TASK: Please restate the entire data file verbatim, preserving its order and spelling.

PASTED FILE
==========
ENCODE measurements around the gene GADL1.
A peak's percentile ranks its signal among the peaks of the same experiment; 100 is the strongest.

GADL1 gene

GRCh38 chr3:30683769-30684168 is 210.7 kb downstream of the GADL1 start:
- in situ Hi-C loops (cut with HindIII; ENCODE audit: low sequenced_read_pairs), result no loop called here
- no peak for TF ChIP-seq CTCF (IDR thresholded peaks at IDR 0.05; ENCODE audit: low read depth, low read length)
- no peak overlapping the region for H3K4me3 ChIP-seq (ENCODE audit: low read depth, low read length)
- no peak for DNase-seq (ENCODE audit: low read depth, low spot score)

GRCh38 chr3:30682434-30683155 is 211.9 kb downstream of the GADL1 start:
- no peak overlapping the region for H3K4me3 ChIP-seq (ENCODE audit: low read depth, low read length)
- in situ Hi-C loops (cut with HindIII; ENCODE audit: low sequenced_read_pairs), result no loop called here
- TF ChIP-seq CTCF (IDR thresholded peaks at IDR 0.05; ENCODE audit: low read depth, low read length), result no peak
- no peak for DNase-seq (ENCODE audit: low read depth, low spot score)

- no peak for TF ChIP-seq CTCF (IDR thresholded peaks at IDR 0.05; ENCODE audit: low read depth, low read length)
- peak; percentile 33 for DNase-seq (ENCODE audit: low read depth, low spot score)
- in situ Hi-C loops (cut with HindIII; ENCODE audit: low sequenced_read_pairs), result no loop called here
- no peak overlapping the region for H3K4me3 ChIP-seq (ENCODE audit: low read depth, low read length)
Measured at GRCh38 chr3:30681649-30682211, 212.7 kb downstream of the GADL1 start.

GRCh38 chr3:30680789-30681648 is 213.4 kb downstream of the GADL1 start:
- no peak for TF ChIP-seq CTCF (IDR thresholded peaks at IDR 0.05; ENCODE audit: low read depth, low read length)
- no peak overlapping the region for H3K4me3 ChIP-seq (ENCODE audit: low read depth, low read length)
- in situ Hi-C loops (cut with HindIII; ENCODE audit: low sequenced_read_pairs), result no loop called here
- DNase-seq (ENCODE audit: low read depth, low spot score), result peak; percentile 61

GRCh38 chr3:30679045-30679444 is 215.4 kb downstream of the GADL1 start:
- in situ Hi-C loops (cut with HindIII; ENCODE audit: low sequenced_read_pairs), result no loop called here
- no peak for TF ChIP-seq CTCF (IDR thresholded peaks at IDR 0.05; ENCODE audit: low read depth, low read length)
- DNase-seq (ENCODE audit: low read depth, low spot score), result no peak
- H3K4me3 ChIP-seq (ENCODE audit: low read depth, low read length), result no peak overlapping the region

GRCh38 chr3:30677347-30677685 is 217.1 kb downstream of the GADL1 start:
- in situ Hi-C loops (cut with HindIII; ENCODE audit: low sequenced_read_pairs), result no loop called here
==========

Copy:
ENCODE measurements around the gene GADL1.
A peak's percentile ranks its signal among the peaks of the same experiment; 100 is the strongest.

GADL1 gene

GRCh38 chr3:30683769-30684168 is 210.7 kb downstream of the GADL1 start:
- in situ Hi-C loops (cut with HindIII; ENCODE audit: low sequenced_read_pairs), result no loop called here
- no peak for TF ChIP-seq CTCF (IDR thresholded peaks at IDR 0.05; ENCODE audit: low read depth, low read length)
- no peak overlapping the region for H3K4me3 ChIP-seq (ENCODE audit: low read depth, low read length)
- no peak for DNase-seq (ENCODE audit: low read depth, low spot score)

GRCh38 chr3:30682434-30683155 is 211.9 kb downstream of the GADL1 start:
- no peak overlapping the region for H3K4me3 ChIP-seq (ENCODE audit: low read depth, low read length)
- in situ Hi-C loops (cut with HindIII; ENCODE audit: low sequenced_read_pairs), result no loop called here
- TF ChIP-seq CTCF (IDR thresholded peaks at IDR 0.05; ENCODE audit: low read depth, low read length), result no peak
- no peak for DNase-seq (ENCODE audit: low read depth, low spot score)

- no peak for TF ChIP-seq CTCF (IDR thresholded peaks at IDR 0.05; ENCODE audit: low read depth, low read length)
- peak; percentile 33 for DNase-seq (ENCODE audit: low read depth, low spot score)
- in situ Hi-C loops (cut with HindIII; ENCODE audit: low sequenced_read_pairs), result no loop called here
- no peak overlapping the region for H3K4me3 ChIP-seq (ENCODE audit: low read depth, low read length)
Measured at GRCh38 chr3:30681649-30682211, 212.7 kb downstream of the GADL1 start.

GRCh38 chr3:30680789-30681648 is 213.4 kb downstream of the GADL1 start:
- no peak for TF ChIP-seq CTCF (IDR thresholded peaks at IDR 0.05; ENCODE audit: low read depth, low read length)
- no peak overlapping the region for H3K4me3 ChIP-seq (ENCODE audit: low read depth, low read length)
- in situ Hi-C loops (cut with HindIII; ENCODE audit: low sequenced_read_pairs), result no loop called here
- DNase-seq (ENCODE audit: low read depth, low spot score), result peak; percentile 61

GRCh38 chr3:30679045-30679444 is 215.4 kb downstream of the GADL1 start:
- in situ Hi-C loops (cut with HindIII; ENCODE audit: low sequenced_read_pairs), result no loop called here
- no peak for TF ChIP-seq CTCF (IDR thresholded peaks at IDR 0.05; ENCODE audit: low read depth, low read length)
- DNase-seq (ENCODE audit: low read depth, low spot score), result no peak
- H3K4me3 ChIP-seq (ENCODE audit: low read depth, low read length), result no peak overlapping the region

GRCh38 chr3:30677347-30677685 is 217.1 kb downstream of the GADL1 start:
- in situ Hi-C loops (cut with HindIII; ENCODE audit: low sequenced_read_pairs), result no loop called here